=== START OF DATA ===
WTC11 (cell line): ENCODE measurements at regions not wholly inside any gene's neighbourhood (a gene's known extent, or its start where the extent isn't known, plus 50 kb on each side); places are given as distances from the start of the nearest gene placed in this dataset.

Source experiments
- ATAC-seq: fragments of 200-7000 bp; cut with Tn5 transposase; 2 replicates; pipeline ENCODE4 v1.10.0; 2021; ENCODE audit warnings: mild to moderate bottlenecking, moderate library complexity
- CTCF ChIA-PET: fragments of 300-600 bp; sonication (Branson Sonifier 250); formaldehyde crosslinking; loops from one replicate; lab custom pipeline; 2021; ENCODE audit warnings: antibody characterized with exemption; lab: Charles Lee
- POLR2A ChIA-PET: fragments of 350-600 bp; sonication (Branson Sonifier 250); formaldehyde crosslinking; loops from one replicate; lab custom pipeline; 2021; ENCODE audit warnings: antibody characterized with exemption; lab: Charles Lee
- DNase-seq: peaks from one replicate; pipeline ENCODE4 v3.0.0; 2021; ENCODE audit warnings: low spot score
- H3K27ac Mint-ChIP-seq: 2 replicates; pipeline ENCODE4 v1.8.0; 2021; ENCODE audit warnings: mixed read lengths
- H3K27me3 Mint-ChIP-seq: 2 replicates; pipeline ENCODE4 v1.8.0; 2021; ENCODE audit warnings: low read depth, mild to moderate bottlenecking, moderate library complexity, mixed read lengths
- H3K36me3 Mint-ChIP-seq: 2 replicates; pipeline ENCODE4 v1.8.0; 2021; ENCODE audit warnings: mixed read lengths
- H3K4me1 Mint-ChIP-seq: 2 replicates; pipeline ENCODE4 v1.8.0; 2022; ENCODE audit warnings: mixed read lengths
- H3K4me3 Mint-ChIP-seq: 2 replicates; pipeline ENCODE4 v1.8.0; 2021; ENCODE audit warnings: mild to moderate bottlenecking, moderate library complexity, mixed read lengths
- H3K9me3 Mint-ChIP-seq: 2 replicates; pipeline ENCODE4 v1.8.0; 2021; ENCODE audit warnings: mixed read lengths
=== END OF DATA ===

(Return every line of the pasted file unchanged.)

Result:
WTC11 (cell line): ENCODE measurements at regions not wholly inside any gene's neighbourhood (a gene's known extent, or its start where the extent isn't known, plus 50 kb on each side); places are given as distances from the start of the nearest gene placed in this dataset.

Source experiments
- ATAC-seq: fragments of 200-7000 bp; cut with Tn5 transposase; 2 replicates; pipeline ENCODE4 v1.10.0; 2021; ENCODE audit warnings: mild to moderate bottlenecking, moderate library complexity
- CTCF ChIA-PET: fragments of 300-600 bp; sonication (Branson Sonifier 250); formaldehyde crosslinking; loops from one replicate; lab custom pipeline; 2021; ENCODE audit warnings: antibody characterized with exemption; lab: Charles Lee
- POLR2A ChIA-PET: fragments of 350-600 bp; sonication (Branson Sonifier 250); formaldehyde crosslinking; loops from one replicate; lab custom pipeline; 2021; ENCODE audit warnings: antibody characterized with exemption; lab: Charles Lee
- DNase-seq: peaks from one replicate; pipeline ENCODE4 v3.0.0; 2021; ENCODE audit warnings: low spot score
- H3K27ac Mint-ChIP-seq: 2 replicates; pipeline ENCODE4 v1.8.0; 2021; ENCODE audit warnings: mixed read lengths
- H3K27me3 Mint-ChIP-seq: 2 replicates; pipeline ENCODE4 v1.8.0; 2021; ENCODE audit warnings: low read depth, mild to moderate bottlenecking, moderate library complexity, mixed read lengths
- H3K36me3 Mint-ChIP-seq: 2 replicates; pipeline ENCODE4 v1.8.0; 2021; ENCODE audit warnings: mixed read lengths
- H3K4me1 Mint-ChIP-seq: 2 replicates; pipeline ENCODE4 v1.8.0; 2022; ENCODE audit warnings: mixed read lengths
- H3K4me3 Mint-ChIP-seq: 2 replicates; pipeline ENCODE4 v1.8.0; 2021; ENCODE audit warnings: mild to moderate bottlenecking, moderate library complexity, mixed read lengths
- H3K9me3 Mint-ChIP-seq: 2 replicates; pipeline ENCODE4 v1.8.0; 2021; ENCODE audit warnings: mixed read lengths